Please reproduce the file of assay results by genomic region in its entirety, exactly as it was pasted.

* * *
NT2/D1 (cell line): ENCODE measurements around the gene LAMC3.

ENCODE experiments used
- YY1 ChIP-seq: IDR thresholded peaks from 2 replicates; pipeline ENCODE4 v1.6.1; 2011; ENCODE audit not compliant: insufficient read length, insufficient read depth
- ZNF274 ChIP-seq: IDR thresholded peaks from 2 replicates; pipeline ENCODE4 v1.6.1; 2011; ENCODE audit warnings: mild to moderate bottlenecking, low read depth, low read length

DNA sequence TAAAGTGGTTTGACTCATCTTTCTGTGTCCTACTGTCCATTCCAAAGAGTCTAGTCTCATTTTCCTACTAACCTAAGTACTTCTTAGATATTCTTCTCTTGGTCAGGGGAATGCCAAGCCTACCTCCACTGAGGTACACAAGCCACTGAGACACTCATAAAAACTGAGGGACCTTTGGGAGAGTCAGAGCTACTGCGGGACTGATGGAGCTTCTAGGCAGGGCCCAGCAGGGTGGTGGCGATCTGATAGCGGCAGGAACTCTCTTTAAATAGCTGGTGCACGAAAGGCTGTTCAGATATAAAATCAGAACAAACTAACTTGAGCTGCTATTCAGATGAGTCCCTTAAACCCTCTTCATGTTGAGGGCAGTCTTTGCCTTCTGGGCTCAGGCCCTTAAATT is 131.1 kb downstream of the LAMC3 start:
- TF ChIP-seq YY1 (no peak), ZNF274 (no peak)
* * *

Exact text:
NT2/D1 (cell line): ENCODE measurements around the gene LAMC3.

ENCODE experiments used
- YY1 ChIP-seq: IDR thresholded peaks from 2 replicates; pipeline ENCODE4 v1.6.1; 2011; ENCODE audit not compliant: insufficient read length, insufficient read depth
- ZNF274 ChIP-seq: IDR thresholded peaks from 2 replicates; pipeline ENCODE4 v1.6.1; 2011; ENCODE audit warnings: mild to moderate bottlenecking, low read depth, low read length

DNA sequence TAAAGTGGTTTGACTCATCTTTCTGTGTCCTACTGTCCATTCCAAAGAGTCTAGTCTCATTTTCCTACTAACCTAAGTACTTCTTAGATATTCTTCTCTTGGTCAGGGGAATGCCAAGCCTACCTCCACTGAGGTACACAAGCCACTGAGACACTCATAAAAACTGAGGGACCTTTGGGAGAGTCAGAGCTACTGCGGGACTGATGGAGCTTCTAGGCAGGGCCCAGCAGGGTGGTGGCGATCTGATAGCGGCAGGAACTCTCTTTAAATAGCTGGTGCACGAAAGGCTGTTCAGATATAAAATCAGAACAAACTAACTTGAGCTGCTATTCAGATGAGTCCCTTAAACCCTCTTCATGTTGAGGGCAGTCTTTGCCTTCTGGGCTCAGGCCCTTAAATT is 131.1 kb downstream of the LAMC3 start:
- TF ChIP-seq YY1 (no peak), ZNF274 (no peak)